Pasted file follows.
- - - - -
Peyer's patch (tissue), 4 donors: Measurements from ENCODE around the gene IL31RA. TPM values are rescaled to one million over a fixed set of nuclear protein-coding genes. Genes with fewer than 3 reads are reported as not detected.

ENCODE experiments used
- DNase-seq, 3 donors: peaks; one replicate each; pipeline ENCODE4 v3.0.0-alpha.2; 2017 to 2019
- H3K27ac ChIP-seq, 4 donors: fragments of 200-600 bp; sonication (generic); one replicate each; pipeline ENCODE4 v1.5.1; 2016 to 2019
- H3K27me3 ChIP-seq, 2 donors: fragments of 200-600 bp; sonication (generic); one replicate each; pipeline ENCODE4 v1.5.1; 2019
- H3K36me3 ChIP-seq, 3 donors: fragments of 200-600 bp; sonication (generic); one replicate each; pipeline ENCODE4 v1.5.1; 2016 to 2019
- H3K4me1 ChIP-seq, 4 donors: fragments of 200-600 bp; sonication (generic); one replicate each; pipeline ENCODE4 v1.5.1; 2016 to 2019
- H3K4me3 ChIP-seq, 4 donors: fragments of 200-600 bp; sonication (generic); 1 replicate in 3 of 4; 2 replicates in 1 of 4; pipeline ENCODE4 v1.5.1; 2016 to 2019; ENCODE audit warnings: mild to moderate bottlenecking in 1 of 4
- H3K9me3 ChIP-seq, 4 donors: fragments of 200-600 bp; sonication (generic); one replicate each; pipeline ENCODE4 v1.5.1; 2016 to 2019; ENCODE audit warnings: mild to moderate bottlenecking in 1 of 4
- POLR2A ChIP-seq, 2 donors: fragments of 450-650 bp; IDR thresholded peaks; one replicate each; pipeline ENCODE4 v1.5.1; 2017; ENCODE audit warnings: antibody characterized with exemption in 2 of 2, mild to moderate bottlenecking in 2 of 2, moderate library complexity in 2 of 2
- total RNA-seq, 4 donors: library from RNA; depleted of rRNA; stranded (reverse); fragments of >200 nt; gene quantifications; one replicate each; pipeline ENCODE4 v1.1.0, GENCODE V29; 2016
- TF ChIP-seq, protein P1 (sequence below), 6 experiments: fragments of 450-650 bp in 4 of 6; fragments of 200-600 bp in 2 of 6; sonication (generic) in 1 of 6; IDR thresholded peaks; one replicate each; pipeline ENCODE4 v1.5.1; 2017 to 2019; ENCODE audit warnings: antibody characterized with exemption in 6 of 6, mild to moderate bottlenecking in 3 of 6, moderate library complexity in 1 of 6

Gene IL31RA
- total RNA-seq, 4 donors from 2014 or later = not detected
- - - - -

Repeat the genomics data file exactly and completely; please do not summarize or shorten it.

Peyer's patch (tissue), 4 donors: Measurements from ENCODE around the gene IL31RA. TPM values are rescaled to one million over a fixed set of nuclear protein-coding genes. Genes with fewer than 3 reads are reported as not detected.

ENCODE experiments used
- DNase-seq, 3 donors: peaks; one replicate each; pipeline ENCODE4 v3.0.0-alpha.2; 2017 to 2019
- H3K27ac ChIP-seq, 4 donors: fragments of 200-600 bp; sonication (generic); one replicate each; pipeline ENCODE4 v1.5.1; 2016 to 2019
- H3K27me3 ChIP-seq, 2 donors: fragments of 200-600 bp; sonication (generic); one replicate each; pipeline ENCODE4 v1.5.1; 2019
- H3K36me3 ChIP-seq, 3 donors: fragments of 200-600 bp; sonication (generic); one replicate each; pipeline ENCODE4 v1.5.1; 2016 to 2019
- H3K4me1 ChIP-seq, 4 donors: fragments of 200-600 bp; sonication (generic); one replicate each; pipeline ENCODE4 v1.5.1; 2016 to 2019
- H3K4me3 ChIP-seq, 4 donors: fragments of 200-600 bp; sonication (generic); 1 replicate in 3 of 4; 2 replicates in 1 of 4; pipeline ENCODE4 v1.5.1; 2016 to 2019; ENCODE audit warnings: mild to moderate bottlenecking in 1 of 4
- H3K9me3 ChIP-seq, 4 donors: fragments of 200-600 bp; sonication (generic); one replicate each; pipeline ENCODE4 v1.5.1; 2016 to 2019; ENCODE audit warnings: mild to moderate bottlenecking in 1 of 4
- POLR2A ChIP-seq, 2 donors: fragments of 450-650 bp; IDR thresholded peaks; one replicate each; pipeline ENCODE4 v1.5.1; 2017; ENCODE audit warnings: antibody characterized with exemption in 2 of 2, mild to moderate bottlenecking in 2 of 2, moderate library complexity in 2 of 2
- total RNA-seq, 4 donors: library from RNA; depleted of rRNA; stranded (reverse); fragments of >200 nt; gene quantifications; one replicate each; pipeline ENCODE4 v1.1.0, GENCODE V29; 2016
- TF ChIP-seq, protein P1 (sequence below), 6 experiments: fragments of 450-650 bp in 4 of 6; fragments of 200-600 bp in 2 of 6; sonication (generic) in 1 of 6; IDR thresholded peaks; one replicate each; pipeline ENCODE4 v1.5.1; 2017 to 2019; ENCODE audit warnings: antibody characterized with exemption in 6 of 6, mild to moderate bottlenecking in 3 of 6, moderate library complexity in 1 of 6

Gene IL31RA
- total RNA-seq, 4 donors from 2014 or later = not detected